In particular, a key objective is to ensure that rather than being a source of emissions, the bog land removes carbon dioxide from the atmosphere through sequestration.

During a recent visit, IAgM members were told a range of techniques can be used to effectively block drains and slow the release of water from bogland. It typically costs around £300/ha to carry out the work with diggers.

Livestock are still grazing the re-wetted bogs in Glenwherry at certain times of the year and there has been no change in overall livestock numbers on the farm.

That said, stocking rates are very light and even before drains were blocked, blanket bog on the farm was not heavily stocked.

For example, a 60ha block previously grazed 60 Blackface ewes and their lambs. It has now been rewetted and grazes 48 hoggets at a stocking rate which equates to 0.04 livestock units per hectare over the course of the year.

Eileen McCloskey from CAFRE pointed out that livestock are essential for maintaining upland habitats on the farm, whilst also producing a saleable product in the form of store cattle and lambs.

“If there was no management, it would be a shrub habitat and it would not be as beneficial for birds and insects,” she said.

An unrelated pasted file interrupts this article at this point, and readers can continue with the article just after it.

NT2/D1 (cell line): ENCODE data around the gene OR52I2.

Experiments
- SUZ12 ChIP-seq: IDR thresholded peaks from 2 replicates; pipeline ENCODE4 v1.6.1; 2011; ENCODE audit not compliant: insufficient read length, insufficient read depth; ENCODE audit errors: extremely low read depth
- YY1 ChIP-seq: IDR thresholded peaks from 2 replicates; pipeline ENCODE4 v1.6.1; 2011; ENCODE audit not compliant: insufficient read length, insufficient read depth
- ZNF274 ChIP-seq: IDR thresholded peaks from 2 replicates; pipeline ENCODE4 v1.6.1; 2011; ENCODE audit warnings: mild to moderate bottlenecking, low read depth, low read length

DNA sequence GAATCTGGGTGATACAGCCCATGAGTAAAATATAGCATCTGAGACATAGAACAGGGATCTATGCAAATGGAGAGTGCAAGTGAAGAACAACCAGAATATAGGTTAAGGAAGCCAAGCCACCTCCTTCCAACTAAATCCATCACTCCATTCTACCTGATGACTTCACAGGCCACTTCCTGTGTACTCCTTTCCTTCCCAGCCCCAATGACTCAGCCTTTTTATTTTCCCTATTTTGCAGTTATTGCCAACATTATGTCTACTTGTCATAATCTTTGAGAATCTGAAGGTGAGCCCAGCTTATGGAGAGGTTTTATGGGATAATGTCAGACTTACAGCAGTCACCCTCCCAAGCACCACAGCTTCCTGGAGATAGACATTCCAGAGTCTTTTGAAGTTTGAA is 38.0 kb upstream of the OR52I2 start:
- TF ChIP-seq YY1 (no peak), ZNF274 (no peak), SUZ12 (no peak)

For comparison reasons, a nine-hectare block of heathland has been fenced off at Glenwherry and is not being managed by either livestock grazing, burning, or flailing.

Bryan Irvine from CAFRE said the heather has grown stemmy and is now well above knee height. He suggested it was not a model for the uplands, describing it as “a massive wildfire risk”.

Need for NI-specific greenhouse emissions figures

Equipment has been installed on the CAFRE Hill Farm to accurately measure changes in greenhouse gas emissions.

At present, broad brush emission factors for the whole of the UK are used when calculating the amount of greenhouse gases that are emitted or sequestered from different types of land. However, CAFRE’s Bryan Irvine said there is a need for more detailed local figures, as conditions can vary widely across the UK, and even within NI.

The example was given of an area of bogland in Glenwherry, which under the UK figures is assumed to be emitting three tonnes of carbon dioxide equivalents per hectare (tCO2e/ha).

However, the new equipment found that the actual figure was -3.7 tCO2e/ha, which means carbon is being removed from the atmosphere, not emitted.

Even when methane emissions from the livestock that graze the site are factored in, as well as carbon that is lost through water run-off, the bog is still managing to sequester 0.18 tCO2e/ha.